Unnoticed by the stock market, insiders at Shiloh Industries (NASDAQ:SHLO) continue to quietly accumulate shares.
On Wednesday, Curtis Moll, a director at the automotive parts manufacturer filed a Form 4 report with the SEC, informing the latter of his July 1 purchase of 15,400 Shiloh shares at an average price of $12.95 each. In total, Moll paid just under $200,000 for his shares.
The stock market responded to the news with a shrug, as shares sank three cents to $12.64 during ordinary hours trading, and moved not at all in the aftermarket. That’s basically the same direction in which the shares have been moving for the past year now, with shares down a total of 29% over the last 12 months.
What does it mean to you?
Curiously, as Shiloh shares have continued to get cheaper, company insiders have continued to buy them. Curtis’s purchase was the second such insider buy in the past three months, and the tenth such insider purchase in the past year. During that latter time period, only one insider sale (for 500 shares) has been reported to the SEC. At the same time, insider purchases have totaled 36,023 shares.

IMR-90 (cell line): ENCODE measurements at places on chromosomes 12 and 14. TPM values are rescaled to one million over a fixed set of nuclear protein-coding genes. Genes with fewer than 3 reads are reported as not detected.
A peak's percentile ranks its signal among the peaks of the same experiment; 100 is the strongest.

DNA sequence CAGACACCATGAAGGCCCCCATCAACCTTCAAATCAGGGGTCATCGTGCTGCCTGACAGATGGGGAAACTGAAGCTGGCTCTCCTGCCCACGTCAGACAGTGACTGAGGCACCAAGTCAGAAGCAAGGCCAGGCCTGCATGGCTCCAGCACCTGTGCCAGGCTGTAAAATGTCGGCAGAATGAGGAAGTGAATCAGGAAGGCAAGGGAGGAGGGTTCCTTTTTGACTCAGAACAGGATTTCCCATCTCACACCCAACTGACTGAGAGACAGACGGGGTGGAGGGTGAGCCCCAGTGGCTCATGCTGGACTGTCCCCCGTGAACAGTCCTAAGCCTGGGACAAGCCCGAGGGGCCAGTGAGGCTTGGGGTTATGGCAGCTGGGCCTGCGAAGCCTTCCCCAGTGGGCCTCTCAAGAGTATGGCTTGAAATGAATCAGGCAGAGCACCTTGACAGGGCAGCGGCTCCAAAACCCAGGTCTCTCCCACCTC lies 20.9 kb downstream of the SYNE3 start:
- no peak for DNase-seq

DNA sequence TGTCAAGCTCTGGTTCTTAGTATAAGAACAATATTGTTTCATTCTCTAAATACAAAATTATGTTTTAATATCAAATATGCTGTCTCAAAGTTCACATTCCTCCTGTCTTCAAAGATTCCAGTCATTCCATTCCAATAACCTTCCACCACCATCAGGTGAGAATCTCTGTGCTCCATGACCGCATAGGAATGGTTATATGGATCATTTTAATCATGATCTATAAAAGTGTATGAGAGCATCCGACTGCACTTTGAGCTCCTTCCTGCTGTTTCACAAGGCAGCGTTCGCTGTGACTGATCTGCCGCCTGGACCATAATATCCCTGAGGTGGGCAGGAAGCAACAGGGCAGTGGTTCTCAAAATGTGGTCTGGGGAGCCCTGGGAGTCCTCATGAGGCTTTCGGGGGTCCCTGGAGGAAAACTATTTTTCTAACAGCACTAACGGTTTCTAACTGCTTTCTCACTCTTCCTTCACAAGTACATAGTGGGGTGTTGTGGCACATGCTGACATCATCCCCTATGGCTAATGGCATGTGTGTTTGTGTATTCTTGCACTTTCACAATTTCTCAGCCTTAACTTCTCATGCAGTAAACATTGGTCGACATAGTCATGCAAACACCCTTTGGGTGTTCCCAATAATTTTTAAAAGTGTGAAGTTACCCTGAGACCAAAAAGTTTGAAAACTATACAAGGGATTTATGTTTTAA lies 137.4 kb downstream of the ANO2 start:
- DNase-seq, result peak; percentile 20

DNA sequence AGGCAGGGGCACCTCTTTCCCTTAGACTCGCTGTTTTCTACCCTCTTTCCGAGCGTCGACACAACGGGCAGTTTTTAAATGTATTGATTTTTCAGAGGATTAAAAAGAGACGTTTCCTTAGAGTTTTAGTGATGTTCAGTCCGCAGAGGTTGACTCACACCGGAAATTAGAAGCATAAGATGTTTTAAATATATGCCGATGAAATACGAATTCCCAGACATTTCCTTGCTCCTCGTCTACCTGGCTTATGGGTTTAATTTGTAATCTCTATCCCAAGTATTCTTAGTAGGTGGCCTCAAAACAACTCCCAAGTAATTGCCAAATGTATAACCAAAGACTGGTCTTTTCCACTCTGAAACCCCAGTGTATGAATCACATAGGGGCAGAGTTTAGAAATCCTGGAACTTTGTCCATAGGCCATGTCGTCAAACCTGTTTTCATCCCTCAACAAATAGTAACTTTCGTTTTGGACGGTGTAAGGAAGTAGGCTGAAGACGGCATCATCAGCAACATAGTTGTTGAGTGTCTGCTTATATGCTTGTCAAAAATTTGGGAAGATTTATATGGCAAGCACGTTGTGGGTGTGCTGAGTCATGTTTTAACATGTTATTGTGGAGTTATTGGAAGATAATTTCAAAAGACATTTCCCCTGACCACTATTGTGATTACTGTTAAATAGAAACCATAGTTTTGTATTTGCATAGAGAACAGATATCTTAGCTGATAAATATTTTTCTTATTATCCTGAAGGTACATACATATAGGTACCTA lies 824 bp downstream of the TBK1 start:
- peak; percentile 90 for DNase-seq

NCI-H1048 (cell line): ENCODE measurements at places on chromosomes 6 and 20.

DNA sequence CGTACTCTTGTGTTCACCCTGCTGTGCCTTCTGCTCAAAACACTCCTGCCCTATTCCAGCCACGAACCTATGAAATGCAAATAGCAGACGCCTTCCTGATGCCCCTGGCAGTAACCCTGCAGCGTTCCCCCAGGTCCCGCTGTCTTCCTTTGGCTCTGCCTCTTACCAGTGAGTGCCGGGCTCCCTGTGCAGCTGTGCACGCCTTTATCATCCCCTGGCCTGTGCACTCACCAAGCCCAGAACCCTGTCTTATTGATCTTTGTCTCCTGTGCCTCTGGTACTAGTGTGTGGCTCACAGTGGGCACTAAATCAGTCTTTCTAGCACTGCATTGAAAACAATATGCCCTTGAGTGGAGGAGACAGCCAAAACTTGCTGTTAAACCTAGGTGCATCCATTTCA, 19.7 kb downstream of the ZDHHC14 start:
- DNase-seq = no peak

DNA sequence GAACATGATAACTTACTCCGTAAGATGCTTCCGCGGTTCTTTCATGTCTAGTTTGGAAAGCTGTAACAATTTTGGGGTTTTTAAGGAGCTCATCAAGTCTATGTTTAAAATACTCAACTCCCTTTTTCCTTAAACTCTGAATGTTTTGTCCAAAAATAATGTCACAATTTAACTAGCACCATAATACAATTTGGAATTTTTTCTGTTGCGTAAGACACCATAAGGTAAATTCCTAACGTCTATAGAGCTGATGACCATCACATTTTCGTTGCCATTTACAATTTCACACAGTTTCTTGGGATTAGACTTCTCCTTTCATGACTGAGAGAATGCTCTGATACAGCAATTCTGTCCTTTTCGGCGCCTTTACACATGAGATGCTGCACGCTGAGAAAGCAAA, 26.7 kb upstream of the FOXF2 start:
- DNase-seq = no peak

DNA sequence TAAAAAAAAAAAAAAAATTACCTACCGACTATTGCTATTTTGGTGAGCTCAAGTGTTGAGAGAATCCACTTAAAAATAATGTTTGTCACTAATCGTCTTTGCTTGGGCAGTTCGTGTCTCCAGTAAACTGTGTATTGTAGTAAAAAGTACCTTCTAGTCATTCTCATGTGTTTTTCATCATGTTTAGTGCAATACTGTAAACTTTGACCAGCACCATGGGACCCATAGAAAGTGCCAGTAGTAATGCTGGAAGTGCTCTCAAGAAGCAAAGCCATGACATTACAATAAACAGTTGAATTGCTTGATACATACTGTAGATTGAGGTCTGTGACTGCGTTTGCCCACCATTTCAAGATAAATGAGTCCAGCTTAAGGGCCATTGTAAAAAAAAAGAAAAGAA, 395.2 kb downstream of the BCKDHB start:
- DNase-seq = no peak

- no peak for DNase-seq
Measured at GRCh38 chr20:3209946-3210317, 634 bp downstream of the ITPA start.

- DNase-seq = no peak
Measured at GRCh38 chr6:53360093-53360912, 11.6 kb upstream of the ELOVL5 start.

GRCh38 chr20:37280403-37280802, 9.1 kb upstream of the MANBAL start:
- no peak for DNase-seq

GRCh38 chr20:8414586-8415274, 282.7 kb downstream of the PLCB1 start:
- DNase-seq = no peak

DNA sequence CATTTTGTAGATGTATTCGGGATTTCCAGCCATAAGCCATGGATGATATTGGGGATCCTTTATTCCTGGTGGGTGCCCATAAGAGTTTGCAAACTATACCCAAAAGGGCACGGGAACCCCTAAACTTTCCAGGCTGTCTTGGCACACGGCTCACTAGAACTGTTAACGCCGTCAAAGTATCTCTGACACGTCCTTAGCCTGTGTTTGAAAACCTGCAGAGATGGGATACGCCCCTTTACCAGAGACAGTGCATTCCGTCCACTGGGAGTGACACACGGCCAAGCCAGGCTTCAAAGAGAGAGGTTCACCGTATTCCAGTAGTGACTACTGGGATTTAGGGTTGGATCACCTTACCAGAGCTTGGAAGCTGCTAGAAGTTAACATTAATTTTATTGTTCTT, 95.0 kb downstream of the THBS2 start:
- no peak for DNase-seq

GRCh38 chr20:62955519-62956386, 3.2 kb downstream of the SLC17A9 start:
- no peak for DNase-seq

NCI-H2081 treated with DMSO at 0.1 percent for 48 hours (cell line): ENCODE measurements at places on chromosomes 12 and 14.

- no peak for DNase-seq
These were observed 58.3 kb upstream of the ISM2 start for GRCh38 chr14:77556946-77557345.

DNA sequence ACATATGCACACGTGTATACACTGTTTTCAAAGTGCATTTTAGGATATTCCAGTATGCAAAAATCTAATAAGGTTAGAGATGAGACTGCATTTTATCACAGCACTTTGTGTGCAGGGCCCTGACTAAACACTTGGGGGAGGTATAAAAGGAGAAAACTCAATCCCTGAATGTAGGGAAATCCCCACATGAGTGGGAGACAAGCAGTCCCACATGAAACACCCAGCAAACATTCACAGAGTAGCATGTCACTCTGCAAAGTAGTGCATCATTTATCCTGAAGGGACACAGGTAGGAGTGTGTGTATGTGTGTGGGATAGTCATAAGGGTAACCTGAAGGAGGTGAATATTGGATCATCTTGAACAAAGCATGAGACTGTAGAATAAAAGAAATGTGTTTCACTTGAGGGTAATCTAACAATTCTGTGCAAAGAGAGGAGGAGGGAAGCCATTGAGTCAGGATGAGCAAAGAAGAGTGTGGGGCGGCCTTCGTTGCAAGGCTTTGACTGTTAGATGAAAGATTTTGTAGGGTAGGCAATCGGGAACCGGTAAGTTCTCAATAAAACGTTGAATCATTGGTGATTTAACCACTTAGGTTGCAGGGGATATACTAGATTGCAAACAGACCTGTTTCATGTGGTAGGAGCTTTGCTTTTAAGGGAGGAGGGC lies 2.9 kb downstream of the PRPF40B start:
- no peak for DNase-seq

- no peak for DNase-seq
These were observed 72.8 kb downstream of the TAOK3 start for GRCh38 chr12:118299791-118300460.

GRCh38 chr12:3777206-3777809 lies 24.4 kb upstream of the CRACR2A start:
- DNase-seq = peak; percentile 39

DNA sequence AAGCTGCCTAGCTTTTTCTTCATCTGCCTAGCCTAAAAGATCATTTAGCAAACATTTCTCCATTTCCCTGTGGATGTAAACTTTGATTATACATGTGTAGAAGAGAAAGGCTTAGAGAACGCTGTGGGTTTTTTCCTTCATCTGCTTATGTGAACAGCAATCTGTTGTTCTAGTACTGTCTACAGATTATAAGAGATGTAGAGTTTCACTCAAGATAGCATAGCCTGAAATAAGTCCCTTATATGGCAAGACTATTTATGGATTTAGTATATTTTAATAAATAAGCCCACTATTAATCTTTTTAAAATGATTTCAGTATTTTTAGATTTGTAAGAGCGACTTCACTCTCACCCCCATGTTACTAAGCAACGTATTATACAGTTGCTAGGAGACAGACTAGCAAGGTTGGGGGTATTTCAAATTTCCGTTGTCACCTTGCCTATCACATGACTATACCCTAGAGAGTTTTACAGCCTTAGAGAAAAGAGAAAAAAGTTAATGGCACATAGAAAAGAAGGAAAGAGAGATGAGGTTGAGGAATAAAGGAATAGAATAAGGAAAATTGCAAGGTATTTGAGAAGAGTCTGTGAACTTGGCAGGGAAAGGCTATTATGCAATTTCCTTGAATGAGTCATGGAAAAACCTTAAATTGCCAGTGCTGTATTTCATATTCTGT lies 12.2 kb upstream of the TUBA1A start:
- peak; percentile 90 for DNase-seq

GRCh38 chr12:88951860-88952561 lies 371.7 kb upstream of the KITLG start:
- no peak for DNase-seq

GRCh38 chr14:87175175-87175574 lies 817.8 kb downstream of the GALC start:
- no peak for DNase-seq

And viewed one way, that only makes sense. At today’s price, Shiloh shares sell for just 10.8 times earnings. For a company that’s grown its gross profits at better than 40% annually over the past five years, that seems a cheap valuation.
Granted, the news isn’t all good. Free cash flow at Shiloh is currently negative for the trailing 12 months. But historically, this firm has produced strong cash profits in most years.
Could be, company insiders who are buying the stock expect to return to cash profitability. Could be… they expect to do that sooner than the market expects.
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